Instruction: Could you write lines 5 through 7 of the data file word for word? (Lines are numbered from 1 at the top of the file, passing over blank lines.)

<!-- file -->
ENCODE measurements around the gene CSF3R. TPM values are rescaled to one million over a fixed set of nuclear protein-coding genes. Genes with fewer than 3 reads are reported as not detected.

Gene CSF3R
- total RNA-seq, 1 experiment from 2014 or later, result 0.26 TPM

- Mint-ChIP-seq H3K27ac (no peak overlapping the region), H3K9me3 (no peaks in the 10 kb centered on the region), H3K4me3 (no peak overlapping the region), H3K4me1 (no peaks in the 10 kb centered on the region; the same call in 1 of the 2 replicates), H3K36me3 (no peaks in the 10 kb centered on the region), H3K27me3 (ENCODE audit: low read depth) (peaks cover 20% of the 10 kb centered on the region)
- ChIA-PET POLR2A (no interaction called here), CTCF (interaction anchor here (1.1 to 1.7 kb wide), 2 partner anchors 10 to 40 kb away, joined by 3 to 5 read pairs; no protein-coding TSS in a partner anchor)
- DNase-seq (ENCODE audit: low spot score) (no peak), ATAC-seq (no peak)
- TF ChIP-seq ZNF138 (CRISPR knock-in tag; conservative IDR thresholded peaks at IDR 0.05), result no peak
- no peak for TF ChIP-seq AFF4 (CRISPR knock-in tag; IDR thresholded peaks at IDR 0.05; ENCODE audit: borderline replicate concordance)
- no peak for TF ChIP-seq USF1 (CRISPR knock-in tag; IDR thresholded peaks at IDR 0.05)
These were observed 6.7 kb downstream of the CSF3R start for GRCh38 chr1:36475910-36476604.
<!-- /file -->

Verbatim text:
- ChIA-PET POLR2A (no interaction called here), CTCF (interaction anchor here (1.1 to 1.7 kb wide), 2 partner anchors 10 to 40 kb away, joined by 3 to 5 read pairs; no protein-coding TSS in a partner anchor)
- DNase-seq (ENCODE audit: low spot score) (no peak), ATAC-seq (no peak)
- TF ChIP-seq ZNF138 (CRISPR knock-in tag; conservative IDR thresholded peaks at IDR 0.05), result no peak